Something tells me it might be easier to dispose of a dead chipmunk if, in fact, the chipmunk in question is actually dead.
I threw on a shirt and some shorts, grabbed a pair of good gardening gloves, and headed out back to see about pitching our fuzzy little corpse into the compost pile in the wooded area out back. I inhaled the delightful morning air, cool and ripe with possibility. I surveyed the scene.
And that's when he started twitching around and really freaking out.
With a surprising amount of calm, I turned right back around and went to get some scissors, then went back out to cut him loose.
If you ever have to cut a chipmunk loose from bird netting, make sure you have good thick gloves on, because the little blighter is not going to be terribly cooperative, nor is he really going to be happy about his predicament. In short -- look out for the chompers. Luckily, he didn't break through my gloves at all, which is why I'm posting this now instead of after a visit to the hospital. (Guess whose tetanus booster has long expired?)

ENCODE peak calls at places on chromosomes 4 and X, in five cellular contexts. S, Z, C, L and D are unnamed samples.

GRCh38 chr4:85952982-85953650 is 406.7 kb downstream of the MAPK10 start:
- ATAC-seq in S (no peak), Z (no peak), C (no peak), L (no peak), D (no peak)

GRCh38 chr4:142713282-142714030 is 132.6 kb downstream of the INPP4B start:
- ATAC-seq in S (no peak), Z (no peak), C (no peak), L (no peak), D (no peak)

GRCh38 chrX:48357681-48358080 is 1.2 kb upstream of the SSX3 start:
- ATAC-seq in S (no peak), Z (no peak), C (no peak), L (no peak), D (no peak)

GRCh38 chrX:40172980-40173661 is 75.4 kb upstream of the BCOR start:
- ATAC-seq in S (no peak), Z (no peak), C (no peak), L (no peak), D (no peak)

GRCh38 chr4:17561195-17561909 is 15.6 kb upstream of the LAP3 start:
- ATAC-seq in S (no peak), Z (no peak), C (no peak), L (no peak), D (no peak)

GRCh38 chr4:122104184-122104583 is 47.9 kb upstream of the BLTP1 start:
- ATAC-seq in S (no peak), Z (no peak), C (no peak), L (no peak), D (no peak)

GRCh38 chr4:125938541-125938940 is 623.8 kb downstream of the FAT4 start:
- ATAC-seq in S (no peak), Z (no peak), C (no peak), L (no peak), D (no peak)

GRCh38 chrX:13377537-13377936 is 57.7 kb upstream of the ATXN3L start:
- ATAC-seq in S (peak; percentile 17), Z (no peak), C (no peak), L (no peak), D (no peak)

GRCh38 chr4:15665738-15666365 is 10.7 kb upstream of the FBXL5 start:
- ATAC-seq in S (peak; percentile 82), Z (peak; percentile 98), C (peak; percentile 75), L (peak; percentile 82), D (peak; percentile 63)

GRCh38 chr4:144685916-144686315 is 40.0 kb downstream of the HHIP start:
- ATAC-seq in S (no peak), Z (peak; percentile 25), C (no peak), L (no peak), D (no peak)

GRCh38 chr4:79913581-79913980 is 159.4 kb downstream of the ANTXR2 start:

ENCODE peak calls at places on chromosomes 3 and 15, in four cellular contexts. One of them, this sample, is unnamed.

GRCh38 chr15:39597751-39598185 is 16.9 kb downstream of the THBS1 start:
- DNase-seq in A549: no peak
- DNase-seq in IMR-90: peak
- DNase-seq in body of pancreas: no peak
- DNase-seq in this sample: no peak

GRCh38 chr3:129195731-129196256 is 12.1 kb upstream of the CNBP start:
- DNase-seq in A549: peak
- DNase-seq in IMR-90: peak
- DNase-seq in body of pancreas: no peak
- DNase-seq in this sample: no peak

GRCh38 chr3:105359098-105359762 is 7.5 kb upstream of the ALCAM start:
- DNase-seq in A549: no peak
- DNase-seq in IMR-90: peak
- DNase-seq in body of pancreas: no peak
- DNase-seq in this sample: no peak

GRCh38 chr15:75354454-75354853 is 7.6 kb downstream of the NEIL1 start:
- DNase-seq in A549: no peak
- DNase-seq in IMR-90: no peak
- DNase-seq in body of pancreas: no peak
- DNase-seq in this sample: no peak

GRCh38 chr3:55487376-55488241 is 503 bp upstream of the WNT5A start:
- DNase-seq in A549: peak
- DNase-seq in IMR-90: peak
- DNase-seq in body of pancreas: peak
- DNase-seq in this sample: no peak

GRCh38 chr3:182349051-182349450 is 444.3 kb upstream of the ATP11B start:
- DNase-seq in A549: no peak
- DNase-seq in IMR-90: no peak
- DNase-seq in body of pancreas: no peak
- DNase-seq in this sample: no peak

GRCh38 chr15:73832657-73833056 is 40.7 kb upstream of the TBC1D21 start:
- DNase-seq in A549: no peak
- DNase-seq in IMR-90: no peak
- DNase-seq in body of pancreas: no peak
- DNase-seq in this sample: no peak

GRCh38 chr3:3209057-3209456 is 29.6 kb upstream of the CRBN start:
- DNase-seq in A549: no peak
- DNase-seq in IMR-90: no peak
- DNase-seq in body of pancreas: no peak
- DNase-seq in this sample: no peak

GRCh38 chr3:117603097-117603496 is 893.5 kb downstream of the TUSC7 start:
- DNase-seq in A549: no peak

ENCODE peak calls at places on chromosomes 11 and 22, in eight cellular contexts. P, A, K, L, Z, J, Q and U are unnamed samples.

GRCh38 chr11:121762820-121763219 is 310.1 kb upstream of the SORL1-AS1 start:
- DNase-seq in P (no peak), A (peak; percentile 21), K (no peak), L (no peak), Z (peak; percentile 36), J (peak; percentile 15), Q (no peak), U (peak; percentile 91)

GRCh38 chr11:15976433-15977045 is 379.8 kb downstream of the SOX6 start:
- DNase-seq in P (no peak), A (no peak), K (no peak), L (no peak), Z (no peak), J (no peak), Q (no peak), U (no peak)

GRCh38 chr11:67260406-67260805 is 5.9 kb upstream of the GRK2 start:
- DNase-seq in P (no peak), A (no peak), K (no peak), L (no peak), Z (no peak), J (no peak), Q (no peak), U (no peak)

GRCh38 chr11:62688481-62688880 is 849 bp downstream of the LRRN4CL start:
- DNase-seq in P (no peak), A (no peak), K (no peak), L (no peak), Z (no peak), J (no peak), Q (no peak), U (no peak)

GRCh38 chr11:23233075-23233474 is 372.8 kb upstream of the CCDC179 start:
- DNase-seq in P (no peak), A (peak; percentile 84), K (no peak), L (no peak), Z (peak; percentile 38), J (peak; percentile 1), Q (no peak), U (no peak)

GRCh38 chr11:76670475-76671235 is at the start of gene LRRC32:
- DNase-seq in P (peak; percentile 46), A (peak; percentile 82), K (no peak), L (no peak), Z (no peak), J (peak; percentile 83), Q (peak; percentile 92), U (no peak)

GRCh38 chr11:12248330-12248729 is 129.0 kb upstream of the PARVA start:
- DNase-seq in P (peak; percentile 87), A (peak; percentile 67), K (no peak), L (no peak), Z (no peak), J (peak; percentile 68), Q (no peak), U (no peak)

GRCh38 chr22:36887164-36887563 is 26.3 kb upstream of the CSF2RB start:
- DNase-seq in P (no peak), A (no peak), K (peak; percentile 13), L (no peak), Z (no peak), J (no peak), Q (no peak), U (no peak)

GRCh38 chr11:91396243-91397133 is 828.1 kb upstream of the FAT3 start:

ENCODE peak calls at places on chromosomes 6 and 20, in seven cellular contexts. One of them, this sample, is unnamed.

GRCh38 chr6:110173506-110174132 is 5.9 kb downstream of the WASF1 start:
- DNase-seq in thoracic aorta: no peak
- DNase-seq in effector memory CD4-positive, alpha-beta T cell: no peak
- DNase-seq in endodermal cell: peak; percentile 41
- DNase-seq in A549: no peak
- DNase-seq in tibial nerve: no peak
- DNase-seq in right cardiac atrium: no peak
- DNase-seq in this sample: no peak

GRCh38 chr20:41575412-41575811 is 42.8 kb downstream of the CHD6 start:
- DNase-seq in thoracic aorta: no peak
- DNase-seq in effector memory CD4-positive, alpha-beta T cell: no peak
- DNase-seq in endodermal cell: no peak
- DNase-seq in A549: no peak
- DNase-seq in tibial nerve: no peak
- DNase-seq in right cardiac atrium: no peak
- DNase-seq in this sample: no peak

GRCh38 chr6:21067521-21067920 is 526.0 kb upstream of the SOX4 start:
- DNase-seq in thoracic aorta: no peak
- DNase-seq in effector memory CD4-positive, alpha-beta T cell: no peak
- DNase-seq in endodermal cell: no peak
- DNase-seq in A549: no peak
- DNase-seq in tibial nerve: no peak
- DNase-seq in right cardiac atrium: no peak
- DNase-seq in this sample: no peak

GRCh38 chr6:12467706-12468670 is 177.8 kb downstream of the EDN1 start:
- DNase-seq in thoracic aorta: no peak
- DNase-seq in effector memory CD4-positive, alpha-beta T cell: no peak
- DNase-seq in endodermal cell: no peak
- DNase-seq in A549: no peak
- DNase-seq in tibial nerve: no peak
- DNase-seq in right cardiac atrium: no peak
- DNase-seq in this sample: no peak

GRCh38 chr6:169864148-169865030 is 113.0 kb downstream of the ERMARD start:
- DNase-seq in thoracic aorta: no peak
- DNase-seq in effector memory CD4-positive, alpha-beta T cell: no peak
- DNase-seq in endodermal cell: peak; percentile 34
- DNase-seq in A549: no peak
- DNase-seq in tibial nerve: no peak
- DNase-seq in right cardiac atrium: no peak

He had done a great job of getting tangled up, so it was rather a challenge to get him loose without him taking off one of my limbs in the process. I wasn't able to get everything from around his neck, since he was pretty sensitive about where the scissors were going.
But I did get him free, and off he ran, hopefully to be a smarter chipmunk in the future. Granted, he'll probably choke to death from the netting that's still around his neck, or be the new poster boy for environmentally abused rodents, but I did everything I could for him, so I'm not going to spend any energy feeling guilty about it.
Besides, the little bastard was after my strawberries. It's hard to feel any pity for thieves, no matter how cute and fuzzy they may be.
- Mood: awake
- Music: Eric Clapton - "Knockin' On Heaven's Door" (iTunes shuffle p